The latest data show Montana is home to more than 120 CAFOs, just a fraction of the national total of more than 120,000, but significant in a state that has decreased environmental regulations.

Large-scale ag operators say they also are looking for ways to be more environmentally friendly while meeting growing consumer demand for safe, high-quality foods.

I'm Mark Moen.

Meantime, two-thirds of folks in Colorado who have lost their health insurance during Medicaid's so-called unwinding process are still eligible for coverage, but were terminated due to administrative error.

According to a new Colorado Center on Law and Policy brief, Catherine Wallet, the Center's legal director, says she's heard from people who have been forced to postpone critical heart surgery due to lack of coverage.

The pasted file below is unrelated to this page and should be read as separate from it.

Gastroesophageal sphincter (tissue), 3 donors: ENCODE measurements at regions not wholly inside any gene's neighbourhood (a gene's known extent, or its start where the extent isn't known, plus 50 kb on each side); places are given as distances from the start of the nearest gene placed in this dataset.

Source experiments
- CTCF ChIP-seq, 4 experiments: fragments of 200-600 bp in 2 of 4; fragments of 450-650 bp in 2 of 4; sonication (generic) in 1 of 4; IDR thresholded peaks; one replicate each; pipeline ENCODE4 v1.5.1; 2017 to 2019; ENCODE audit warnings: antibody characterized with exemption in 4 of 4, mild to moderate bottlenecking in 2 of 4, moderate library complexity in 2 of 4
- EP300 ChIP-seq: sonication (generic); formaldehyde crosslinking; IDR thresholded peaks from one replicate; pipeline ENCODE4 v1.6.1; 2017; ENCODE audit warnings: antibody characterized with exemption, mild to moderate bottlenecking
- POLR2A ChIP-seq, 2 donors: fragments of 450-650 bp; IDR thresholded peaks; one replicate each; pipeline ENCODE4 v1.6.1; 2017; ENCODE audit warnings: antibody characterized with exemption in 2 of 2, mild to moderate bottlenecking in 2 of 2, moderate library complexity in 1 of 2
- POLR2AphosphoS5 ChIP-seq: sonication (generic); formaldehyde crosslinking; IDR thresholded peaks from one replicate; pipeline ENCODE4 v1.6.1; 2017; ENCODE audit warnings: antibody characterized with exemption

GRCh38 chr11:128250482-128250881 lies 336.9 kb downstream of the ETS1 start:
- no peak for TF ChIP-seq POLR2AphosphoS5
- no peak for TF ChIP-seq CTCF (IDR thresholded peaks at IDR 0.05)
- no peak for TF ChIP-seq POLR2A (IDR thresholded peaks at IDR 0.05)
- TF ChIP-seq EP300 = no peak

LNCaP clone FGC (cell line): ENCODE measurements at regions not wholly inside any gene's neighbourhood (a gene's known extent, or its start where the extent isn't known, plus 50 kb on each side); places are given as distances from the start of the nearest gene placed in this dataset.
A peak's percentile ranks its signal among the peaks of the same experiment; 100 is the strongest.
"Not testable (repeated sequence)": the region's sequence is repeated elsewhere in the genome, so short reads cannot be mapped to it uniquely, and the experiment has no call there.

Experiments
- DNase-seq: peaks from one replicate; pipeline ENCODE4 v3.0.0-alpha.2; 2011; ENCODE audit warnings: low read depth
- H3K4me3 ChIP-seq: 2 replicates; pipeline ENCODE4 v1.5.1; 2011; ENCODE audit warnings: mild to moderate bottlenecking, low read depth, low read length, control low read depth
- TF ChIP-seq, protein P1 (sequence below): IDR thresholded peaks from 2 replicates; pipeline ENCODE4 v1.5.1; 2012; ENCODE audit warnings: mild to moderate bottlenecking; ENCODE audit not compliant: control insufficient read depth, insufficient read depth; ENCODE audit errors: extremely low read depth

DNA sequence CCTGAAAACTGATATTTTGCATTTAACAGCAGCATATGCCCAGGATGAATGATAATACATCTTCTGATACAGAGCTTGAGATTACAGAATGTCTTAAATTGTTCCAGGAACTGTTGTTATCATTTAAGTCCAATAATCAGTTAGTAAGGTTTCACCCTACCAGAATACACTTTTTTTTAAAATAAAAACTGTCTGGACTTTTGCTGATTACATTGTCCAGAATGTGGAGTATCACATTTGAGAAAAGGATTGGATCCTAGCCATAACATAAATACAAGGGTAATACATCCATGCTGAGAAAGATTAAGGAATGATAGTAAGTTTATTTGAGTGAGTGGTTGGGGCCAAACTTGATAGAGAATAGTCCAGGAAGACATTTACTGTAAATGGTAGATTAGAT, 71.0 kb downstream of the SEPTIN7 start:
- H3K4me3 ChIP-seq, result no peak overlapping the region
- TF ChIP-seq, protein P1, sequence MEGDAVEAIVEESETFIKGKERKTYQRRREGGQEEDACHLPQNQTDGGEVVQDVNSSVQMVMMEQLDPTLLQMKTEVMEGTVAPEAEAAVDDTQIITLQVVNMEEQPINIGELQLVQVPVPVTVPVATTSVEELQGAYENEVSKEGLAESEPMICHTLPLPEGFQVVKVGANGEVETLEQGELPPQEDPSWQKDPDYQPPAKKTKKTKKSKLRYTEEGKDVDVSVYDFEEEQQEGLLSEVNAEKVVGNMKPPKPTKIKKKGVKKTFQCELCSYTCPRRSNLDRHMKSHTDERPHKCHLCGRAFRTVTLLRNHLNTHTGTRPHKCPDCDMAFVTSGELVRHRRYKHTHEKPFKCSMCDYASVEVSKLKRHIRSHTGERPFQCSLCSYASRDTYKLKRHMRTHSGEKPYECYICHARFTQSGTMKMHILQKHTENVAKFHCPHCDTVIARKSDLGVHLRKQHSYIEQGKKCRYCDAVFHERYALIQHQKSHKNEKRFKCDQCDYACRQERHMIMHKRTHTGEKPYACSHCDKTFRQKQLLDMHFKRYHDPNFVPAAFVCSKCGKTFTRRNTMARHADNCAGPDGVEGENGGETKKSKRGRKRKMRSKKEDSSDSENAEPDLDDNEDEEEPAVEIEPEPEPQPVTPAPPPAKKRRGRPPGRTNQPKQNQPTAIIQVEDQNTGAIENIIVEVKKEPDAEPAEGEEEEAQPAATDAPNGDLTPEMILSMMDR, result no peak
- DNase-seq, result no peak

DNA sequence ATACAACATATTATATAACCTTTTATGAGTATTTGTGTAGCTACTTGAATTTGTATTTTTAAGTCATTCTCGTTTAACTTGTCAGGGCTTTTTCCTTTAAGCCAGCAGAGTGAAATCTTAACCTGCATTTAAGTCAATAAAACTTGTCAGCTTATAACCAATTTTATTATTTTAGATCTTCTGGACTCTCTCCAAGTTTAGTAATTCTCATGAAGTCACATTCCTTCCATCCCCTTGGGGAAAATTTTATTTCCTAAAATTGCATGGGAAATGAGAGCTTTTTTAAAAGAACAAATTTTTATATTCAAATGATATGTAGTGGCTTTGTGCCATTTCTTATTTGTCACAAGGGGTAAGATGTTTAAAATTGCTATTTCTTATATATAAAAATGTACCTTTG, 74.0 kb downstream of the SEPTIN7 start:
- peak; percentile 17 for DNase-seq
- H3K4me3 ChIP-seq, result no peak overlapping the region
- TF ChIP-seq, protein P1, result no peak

Or a child who had cancer treatment who had to stop his treatment for a period of time because the family couldn't afford it, but in fact he was eligible for Medicaid during the time that he was terminated, so the costs are high.

Medicaid coverage renewed automatically during the pandemic, but that policy ended in April of last year.

I'm Eric Galatis.

Finally, from our Joe Ulori, Indiana teachers know more than anyone about the power of words.

They were speaking out about proposed legislation touted to make students smarter.

Citing a few sentences tucked away in the 16 pages of House Bill 1304, the bill outlines ways to improve math and reading proficiency in grades K through 12.

Ashley Zorns, who teaches at Anderson Community Schools, says she supports most of the ideas in the bill.

However, she was stunned to read new language which draws collective bargaining into the equation.

I want to know why our lawmakers are so honestly obsessed with unions and collective bargaining.

What is it that they are afraid of?

Because on my end and all of my peers' end, collective bargaining only benefits students and teachers.

Zorns says the language is shocking because other states have adopted similar legislation.

This is Mike Clifford.